Maverick Citizen


Rolling blackouts and the daily horror story faced by healthcare workers

Rolling blackouts and the daily horror story faced by healthcare workers
A neonatal care unit. Photo: Photo: Denvor De Wee / Spotlight; Tintswalo hospital, Photo: Twitter; A patient waits at Tintswalo hospital, Photo: Twiiter

Healthcare workers face substantial stresses in the course of their daily duties. The added complications of rolling blackouts – from non-functioning life support machines to essential medications going bad and power surges causing expensive equipment to blow – have made life hellish for them.

‘We had to just keep her there and watch her bleed,’ said Nicholas Brink, a distressed community service doctor formerly working at Tintswalo district hospital in Mpumalanga. He was describing how in December 2022, without electricity, doctors were unable to properly assist a woman who had just had a miscarriage, and was bleeding profusely.

“Without a light source, power for a small suction machine and basic sterilised equipment, we were running out of options. For her, just waiting for the power to come back on wasn’t an option.”

This was just one example that flowed from Dr Brink in an hour-long, emotion-laden conversation about the impacts of rolling blackouts on health services. In urban areas it may be an inconvenience, but “for our patients it’s a matter of life and death” he said.

To try to understand the full impact of rolling blackouts on the right to health, Maverick Citizen asked a range of healthcare workers to detail how rolling blackouts are impacting on their practice, people’s health and access to healthcare services.

Stress and anxiety

They told us that a negative impact on individual health could come through stress and anxiety or through not being able to prepare food or water or store medicines safely. 

Simultaneously an impact on health services comes when clinics and hospitals cannot carry out core functions smoothly because of electricity cuts. On 16 January 2023, for example, the National Health Laboratory Service (NHLS) issued a memo to hospitals in Gauteng advising them that rolling blackouts were affecting networks in NHLS labs: “We are trying our best to ensure that the integrity of samples is maintained. Kindly note that this has a negative effect on turn around times.”

At the trouble-stricken Helen Joseph Hospital in Johannesburg doctors say that during rolling blackouts the “pumps can’t pump water, so no water. Lights come back and surge and break equipment. We have one third of our dialysis machines out of commission”.

This is what a range of health workers in different fields had to say:

Dr Nicholas Brink, former community service doctor, 2022, Tintswalo Hospital, Mpumalanga: 

“Load Shedding affects the whole continuum of health, from the vulnerable patient in the community, through to their efforts to access healthcare services and the quality of care they receive. 

“Because of the fragility of rural communities and rural health facilities, just a ‘small’ knock can have disastrous effects. Although it is difficult to prove causality, power cuts’ effect on the refrigeration of food and access to clean water would certainly increase the burden of infectious gastroenteritis on vulnerable populations, with diarrhoea being a leading cause of death in children under five.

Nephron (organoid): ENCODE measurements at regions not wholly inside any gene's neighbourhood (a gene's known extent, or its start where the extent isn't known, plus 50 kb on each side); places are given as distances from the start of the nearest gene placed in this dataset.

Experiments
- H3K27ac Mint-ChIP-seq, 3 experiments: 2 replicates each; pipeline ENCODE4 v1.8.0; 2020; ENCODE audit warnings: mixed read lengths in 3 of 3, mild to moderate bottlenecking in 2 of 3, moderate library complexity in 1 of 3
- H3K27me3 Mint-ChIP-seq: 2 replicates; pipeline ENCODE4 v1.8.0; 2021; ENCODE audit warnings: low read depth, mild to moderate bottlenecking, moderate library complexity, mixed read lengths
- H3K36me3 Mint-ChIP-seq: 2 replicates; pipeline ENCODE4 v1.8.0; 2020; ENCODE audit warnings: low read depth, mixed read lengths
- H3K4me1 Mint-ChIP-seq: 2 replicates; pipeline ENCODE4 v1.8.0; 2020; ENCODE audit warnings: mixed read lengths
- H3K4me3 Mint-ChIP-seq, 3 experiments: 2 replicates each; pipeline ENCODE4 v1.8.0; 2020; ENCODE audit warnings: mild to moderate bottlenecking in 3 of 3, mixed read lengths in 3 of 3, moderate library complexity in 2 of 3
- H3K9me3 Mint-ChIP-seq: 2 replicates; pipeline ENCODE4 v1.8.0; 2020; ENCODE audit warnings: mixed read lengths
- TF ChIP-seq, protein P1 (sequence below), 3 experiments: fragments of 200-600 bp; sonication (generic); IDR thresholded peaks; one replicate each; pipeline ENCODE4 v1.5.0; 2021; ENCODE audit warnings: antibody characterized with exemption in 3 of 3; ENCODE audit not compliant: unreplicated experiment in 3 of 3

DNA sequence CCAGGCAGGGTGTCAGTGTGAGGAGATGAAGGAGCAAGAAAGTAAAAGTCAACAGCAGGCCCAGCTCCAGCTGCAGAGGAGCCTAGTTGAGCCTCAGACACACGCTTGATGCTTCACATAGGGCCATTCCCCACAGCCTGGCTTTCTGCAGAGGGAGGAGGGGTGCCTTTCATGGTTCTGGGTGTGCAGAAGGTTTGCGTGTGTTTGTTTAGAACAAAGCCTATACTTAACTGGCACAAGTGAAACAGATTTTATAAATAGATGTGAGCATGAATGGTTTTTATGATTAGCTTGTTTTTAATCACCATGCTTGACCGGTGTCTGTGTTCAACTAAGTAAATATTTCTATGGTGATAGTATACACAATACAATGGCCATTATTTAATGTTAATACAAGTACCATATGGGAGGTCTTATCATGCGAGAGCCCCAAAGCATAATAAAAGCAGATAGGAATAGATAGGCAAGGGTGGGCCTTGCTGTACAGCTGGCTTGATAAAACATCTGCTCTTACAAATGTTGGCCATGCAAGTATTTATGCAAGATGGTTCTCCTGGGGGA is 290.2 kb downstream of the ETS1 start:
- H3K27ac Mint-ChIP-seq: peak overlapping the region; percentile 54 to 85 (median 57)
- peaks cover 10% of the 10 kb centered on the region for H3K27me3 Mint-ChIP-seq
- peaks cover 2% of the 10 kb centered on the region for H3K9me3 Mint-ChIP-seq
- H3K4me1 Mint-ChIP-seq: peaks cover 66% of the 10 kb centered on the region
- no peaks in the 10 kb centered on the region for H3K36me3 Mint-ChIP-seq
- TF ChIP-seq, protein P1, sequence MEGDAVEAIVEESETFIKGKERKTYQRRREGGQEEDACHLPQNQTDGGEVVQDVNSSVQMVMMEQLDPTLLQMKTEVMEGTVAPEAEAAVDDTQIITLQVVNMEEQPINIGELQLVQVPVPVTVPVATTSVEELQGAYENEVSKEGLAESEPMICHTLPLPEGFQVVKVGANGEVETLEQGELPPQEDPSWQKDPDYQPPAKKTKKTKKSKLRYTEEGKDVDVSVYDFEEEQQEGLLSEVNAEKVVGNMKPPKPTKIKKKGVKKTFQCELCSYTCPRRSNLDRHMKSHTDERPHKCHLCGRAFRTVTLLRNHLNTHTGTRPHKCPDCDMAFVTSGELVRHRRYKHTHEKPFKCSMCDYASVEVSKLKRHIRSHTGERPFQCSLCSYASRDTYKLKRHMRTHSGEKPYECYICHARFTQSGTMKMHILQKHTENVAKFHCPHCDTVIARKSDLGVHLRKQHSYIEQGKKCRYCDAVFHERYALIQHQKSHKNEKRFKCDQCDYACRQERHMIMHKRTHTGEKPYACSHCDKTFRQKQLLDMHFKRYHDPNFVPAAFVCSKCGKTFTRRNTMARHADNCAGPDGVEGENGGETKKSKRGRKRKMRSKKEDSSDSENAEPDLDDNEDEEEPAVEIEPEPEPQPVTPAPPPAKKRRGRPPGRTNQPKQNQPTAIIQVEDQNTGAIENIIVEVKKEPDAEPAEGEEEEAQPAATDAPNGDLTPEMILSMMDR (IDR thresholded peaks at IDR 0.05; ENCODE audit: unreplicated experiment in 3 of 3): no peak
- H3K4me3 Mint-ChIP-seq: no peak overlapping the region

“Things like home oxygen machines and CPAP (Continuous Positive Airway Pressure) devices, which are more common after Covid-19, stop working during power cuts — often leading to unnecessary complications. Insulin, a critical drug for managing diabetes, requires refrigeration. Power cuts pose a serious challenge to patients, often with disastrous complications.”

“The area served by Tintswalo hospital is vast; people travel large distances at great cost to them and can’t get the services they need when they arrive, greatly impeding the screening and management of acute and chronic illnesses at a great cost to patient and state.

Life and death

“Access to cellphone signal is a matter of life and death and in rural areas load shedding often causes the whole network to go down. People can’t call an ambulance. Doctors can’t access the internet for critical information we’ve come to depend on, and can’t seek advice from specialists, in a setting with none on site. 

“Neonatal care is a good example of the vulnerability of the system. The unit relies on warming machines and CPAP machines. If the machines lose power momentarily, even in the few minutes it takes before they reboot, it can cause harm to babies. Prolonged loss of power is a disaster. We can certainly attribute some deaths to this.”

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Brink gives as an example an occasion in late December 2022 when there was no power for 10 hours after a transformer blew. “We had to take the kids off the warmers and CPAP and resort to pure oxygen and kangaroo care – using the mothers’ skin to keep the babies warm. Several babies needed to be transferred to other facilities, but only one was accepted,  accompanied by a doctor in a basic ambulance. One, who was otherwise doing well, weighed less than 1,000 grams and couldn’t be transferred.”

Finally Brink laments the emotional toll: “Load shedding is just an extra push on your already depleted reserves.”